# # Writing functions in R

## # Anonymous functions

An anonymous function is, as the name implies, not assigned a name. This can be useful when the function is a part of a larger operation, but in itself does not take much place.
One frequent use-case for anonymous functions is within the `*apply`

family of Base functions.

Calculate the root mean square for each column in a `data.frame`

:

```
df <- data.frame(first=5:9, second=(0:4)^2, third=-1:3)
apply(df, 2, function(x) { sqrt(sum(x^2)) })
first second third
15.968719 18.814888 3.872983
```

Create a sequence of step-length one from the smallest to the largest value for each row in a matrix.

```
x <- sample(1:6, 12, replace=TRUE)
mat <- matrix(x, nrow=3)
apply(mat, 1, function(x) { seq(min(x), max(x)) })
```

An anonymous function can also stand on its own:

```
(function() { 1 })()
[1] 1
```

is equivalent to

```
f <- function() { 1 })
f()
[1] 1
```

## # RStudio code snippets

This is just a small hack for those who use self-defined functions often.

Type "fun" RStudio IDE and hit TAB.

The result will be a skeleton of a new function.

```
name <- function(variables) {
}
```

One can easily define their own snippet template, i.e. like the one below

```
name <- function(df, x, y) {
require(tidyverse)
out <-
return(out)
}
```

The option is `Edit Snippets`

in the `Global Options -> Code`

menu.

## # Named functions

R is full of functions, it is after all a functional programming language, but sometimes the precise function you need isn't provided in the Base resources. You could conceivably install a package containing the function, but maybe your requirements are just so specific that no pre-made function fits the bill? Then you're left with the option of making your own.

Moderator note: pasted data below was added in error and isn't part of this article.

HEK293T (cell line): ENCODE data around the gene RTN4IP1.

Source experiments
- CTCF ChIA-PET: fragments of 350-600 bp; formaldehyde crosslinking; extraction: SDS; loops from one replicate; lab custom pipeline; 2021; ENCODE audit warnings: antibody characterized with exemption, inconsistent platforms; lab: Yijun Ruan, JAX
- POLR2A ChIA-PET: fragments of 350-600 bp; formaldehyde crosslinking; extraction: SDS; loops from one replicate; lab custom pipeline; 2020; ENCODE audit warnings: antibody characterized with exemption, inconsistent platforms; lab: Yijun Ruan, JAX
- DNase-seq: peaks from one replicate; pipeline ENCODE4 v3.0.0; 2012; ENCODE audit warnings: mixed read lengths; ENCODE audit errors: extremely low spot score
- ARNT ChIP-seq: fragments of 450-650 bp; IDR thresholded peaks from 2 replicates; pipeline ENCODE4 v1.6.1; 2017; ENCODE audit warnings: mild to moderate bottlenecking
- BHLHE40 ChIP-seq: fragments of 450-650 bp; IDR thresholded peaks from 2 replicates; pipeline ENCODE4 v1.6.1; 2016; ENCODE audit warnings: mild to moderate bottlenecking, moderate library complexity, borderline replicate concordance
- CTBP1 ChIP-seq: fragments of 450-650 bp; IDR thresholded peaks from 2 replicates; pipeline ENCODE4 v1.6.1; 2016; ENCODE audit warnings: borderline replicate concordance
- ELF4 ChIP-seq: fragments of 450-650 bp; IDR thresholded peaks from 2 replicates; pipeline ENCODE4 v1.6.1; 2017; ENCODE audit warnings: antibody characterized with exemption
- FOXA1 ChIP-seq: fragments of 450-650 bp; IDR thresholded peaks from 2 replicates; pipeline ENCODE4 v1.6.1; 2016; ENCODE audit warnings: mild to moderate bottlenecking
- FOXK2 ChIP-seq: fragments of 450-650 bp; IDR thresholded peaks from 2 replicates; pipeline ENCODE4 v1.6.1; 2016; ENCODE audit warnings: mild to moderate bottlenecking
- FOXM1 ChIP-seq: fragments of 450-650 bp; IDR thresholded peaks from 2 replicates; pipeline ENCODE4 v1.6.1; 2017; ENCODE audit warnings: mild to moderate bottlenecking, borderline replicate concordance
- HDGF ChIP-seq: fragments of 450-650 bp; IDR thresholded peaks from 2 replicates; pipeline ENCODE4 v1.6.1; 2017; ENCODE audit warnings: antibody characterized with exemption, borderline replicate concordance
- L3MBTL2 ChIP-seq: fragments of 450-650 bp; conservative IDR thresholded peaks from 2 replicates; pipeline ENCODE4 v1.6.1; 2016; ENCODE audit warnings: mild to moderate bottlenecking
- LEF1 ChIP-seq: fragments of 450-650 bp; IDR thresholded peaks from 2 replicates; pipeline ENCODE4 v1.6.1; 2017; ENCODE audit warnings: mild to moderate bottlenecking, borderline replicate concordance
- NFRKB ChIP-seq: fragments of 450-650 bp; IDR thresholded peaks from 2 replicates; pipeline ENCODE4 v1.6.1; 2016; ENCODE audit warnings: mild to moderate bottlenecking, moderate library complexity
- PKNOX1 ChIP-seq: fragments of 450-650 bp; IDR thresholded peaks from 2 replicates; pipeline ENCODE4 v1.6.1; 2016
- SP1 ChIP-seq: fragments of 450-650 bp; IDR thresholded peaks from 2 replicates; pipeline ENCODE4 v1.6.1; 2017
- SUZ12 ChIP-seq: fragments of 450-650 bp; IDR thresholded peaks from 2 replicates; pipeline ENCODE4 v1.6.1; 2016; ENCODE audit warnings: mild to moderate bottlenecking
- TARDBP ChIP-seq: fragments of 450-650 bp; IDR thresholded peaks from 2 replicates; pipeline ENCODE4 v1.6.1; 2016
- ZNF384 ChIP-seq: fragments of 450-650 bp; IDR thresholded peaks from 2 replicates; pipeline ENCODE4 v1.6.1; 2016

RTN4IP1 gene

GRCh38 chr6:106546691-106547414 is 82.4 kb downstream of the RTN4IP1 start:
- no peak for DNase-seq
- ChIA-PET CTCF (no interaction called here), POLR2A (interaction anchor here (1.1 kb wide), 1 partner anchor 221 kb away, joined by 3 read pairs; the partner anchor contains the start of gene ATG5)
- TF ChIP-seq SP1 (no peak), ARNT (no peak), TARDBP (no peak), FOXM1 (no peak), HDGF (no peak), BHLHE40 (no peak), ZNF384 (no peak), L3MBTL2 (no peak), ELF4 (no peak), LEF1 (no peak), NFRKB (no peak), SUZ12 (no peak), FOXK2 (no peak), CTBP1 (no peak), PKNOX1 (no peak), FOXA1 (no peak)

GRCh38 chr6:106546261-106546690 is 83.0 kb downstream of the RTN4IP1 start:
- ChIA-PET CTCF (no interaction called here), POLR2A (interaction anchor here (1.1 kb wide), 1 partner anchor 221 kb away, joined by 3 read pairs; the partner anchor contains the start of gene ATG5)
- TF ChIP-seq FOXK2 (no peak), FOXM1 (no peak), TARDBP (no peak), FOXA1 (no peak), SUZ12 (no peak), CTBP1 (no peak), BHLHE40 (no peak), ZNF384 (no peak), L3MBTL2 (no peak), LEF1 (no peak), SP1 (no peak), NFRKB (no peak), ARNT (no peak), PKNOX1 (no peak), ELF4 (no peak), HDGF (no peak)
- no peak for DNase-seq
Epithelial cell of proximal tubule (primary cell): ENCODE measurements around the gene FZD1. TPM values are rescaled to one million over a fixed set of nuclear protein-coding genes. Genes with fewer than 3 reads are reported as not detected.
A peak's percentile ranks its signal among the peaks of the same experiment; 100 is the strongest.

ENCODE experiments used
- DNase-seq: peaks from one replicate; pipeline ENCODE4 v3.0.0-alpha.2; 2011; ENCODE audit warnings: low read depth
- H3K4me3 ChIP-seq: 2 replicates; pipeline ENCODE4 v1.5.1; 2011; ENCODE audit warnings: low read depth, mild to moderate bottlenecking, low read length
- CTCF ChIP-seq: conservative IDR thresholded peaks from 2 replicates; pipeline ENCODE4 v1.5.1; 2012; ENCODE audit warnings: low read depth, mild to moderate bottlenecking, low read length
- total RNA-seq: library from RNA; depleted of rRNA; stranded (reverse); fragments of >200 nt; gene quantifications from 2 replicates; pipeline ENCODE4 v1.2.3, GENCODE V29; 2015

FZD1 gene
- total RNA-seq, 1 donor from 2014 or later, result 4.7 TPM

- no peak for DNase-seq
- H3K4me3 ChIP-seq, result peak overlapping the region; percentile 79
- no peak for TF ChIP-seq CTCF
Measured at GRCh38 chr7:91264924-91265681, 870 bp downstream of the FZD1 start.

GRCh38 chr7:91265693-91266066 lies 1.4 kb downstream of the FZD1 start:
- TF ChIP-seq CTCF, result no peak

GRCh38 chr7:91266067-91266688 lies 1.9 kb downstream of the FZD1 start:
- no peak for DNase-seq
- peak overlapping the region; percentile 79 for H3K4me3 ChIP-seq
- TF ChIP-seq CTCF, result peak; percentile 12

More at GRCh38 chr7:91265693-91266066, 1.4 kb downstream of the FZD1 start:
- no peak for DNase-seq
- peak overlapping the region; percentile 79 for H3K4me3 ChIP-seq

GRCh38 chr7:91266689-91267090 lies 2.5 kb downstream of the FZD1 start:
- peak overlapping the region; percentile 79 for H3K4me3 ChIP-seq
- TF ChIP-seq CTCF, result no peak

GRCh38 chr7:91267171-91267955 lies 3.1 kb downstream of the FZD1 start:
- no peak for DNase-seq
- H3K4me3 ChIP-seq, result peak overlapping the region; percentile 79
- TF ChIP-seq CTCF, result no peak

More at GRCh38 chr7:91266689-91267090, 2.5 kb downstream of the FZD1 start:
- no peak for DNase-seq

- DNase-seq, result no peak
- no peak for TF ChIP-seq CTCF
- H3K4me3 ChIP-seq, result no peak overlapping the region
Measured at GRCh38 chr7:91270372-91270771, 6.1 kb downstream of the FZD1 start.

A function can be very simple, to the point of being being pretty much pointless. It doesn't even need to take an argument:

```
one <- function() { 1 }
one()
[1] 1
two <- function() { 1 + 1 }
two()
[1] 2
```

What's between the curly braces `{ }`

is the function proper. As long as you can fit everything on a single line they aren't strictly needed, but can be useful to keep things organized.

A function can be very simple, yet highly specific. This function takes as input a vector (`vec`

in this example) and outputs the same vector with the vector's length (6 in this case) subtracted from each of the vector's elements.

```
vec <- 4:9
subtract.length <- function(x) { x - length(x) }
subtract.length(vec)
[1] -2 -1 0 1 2 3
```

Notice that `length()`

is in itself a pre-supplied (i.e. **Base**) function. You can of course use a previously self-made function within another self-made function, as well as assign variables and perform other operations while spanning several lines:

```
vec2 <- (4:7)/2
msdf <- function(x, multiplier=4) {
mult <- x * multiplier
subl <- subtract.length(x)
data.frame(mult, subl)
}
msdf(vec2, 5)
mult subl
1 10.0 -2.0
2 12.5 -1.5
3 15.0 -1.0
4 17.5 -0.5
```

`multiplier=4`

makes sure that `4`

is the default value of the argument `multiplier`

, if no value is given when calling the function `4`

is what will be used.

The above are all examples of **named** functions, so called simply because they have been given names (`one`

, `two`

, `subtract.length`

etc.)

## # Passing column names as argument of a function

Sometimes one would like to pass names of columns from a data frame to a function. They may be provided as strings and used in a function using `[[`

. Let's take a look at the following example, which prints to R console basic stats of selected variables:

```
basic.stats <- function(dset, vars){
for(i in 1:length(vars)){
print(vars[i])
print(summary(dset[[vars[i]]]))
}
}
basic.stats(iris, c("Sepal.Length", "Petal.Width"))
```

As a result of running above given code, names of selected variables and their basic summary statistics (minima, first quantiles, medians, means, third quantiles and maxima) are printed in R console. The code `dset[[vars[i]]]`

selects i-th element from the argument `vars`

and selects a corresponding column in declared input data set `dset`

. For example, declaring `iris[["Sepal.Length"]]`

alone would print the `Sepal.Length`

column from the `iris`

data set as a vector.